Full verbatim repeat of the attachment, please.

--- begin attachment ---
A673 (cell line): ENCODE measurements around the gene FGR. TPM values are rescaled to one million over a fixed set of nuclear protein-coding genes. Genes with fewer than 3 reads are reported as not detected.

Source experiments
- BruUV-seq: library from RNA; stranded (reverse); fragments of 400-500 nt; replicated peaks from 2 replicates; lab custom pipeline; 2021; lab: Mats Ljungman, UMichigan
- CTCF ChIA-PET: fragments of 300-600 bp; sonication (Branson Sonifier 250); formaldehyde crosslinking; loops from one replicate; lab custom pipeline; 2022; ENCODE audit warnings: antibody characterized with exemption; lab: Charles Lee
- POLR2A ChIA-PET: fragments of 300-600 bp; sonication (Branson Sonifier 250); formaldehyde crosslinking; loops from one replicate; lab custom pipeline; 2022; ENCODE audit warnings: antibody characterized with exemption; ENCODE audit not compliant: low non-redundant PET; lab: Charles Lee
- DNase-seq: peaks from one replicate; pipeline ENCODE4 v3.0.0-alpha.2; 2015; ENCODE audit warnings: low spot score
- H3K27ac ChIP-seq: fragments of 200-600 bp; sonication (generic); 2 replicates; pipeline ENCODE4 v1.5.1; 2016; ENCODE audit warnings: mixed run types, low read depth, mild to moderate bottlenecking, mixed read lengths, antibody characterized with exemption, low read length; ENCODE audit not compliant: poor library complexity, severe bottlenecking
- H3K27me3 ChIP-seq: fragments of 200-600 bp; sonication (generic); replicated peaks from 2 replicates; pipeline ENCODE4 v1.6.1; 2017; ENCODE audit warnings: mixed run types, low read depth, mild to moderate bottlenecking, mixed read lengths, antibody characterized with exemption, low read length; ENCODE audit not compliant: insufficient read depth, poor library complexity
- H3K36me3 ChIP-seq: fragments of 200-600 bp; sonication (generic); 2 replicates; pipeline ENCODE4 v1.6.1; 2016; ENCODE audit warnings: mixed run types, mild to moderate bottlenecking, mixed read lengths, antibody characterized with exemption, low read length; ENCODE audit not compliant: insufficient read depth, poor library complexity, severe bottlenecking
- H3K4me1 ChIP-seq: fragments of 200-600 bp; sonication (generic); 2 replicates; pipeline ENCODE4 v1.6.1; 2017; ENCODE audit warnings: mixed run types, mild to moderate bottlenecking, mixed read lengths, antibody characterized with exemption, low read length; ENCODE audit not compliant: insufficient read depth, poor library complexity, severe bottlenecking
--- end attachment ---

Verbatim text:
A673 (cell line): ENCODE measurements around the gene FGR. TPM values are rescaled to one million over a fixed set of nuclear protein-coding genes. Genes with fewer than 3 reads are reported as not detected.

Source experiments
- BruUV-seq: library from RNA; stranded (reverse); fragments of 400-500 nt; replicated peaks from 2 replicates; lab custom pipeline; 2021; lab: Mats Ljungman, UMichigan
- CTCF ChIA-PET: fragments of 300-600 bp; sonication (Branson Sonifier 250); formaldehyde crosslinking; loops from one replicate; lab custom pipeline; 2022; ENCODE audit warnings: antibody characterized with exemption; lab: Charles Lee
- POLR2A ChIA-PET: fragments of 300-600 bp; sonication (Branson Sonifier 250); formaldehyde crosslinking; loops from one replicate; lab custom pipeline; 2022; ENCODE audit warnings: antibody characterized with exemption; ENCODE audit not compliant: low non-redundant PET; lab: Charles Lee
- DNase-seq: peaks from one replicate; pipeline ENCODE4 v3.0.0-alpha.2; 2015; ENCODE audit warnings: low spot score
- H3K27ac ChIP-seq: fragments of 200-600 bp; sonication (generic); 2 replicates; pipeline ENCODE4 v1.5.1; 2016; ENCODE audit warnings: mixed run types, low read depth, mild to moderate bottlenecking, mixed read lengths, antibody characterized with exemption, low read length; ENCODE audit not compliant: poor library complexity, severe bottlenecking
- H3K27me3 ChIP-seq: fragments of 200-600 bp; sonication (generic); replicated peaks from 2 replicates; pipeline ENCODE4 v1.6.1; 2017; ENCODE audit warnings: mixed run types, low read depth, mild to moderate bottlenecking, mixed read lengths, antibody characterized with exemption, low read length; ENCODE audit not compliant: insufficient read depth, poor library complexity
- H3K36me3 ChIP-seq: fragments of 200-600 bp; sonication (generic); 2 replicates; pipeline ENCODE4 v1.6.1; 2016; ENCODE audit warnings: mixed run types, mild to moderate bottlenecking, mixed read lengths, antibody characterized with exemption, low read length; ENCODE audit not compliant: insufficient read depth, poor library complexity, severe bottlenecking
- H3K4me1 ChIP-seq: fragments of 200-600 bp; sonication (generic); 2 replicates; pipeline ENCODE4 v1.6.1; 2017; ENCODE audit warnings: mixed run types, mild to moderate bottlenecking, mixed read lengths, antibody characterized with exemption, low read length; ENCODE audit not compliant: insufficient read depth, poor library complexity, severe bottlenecking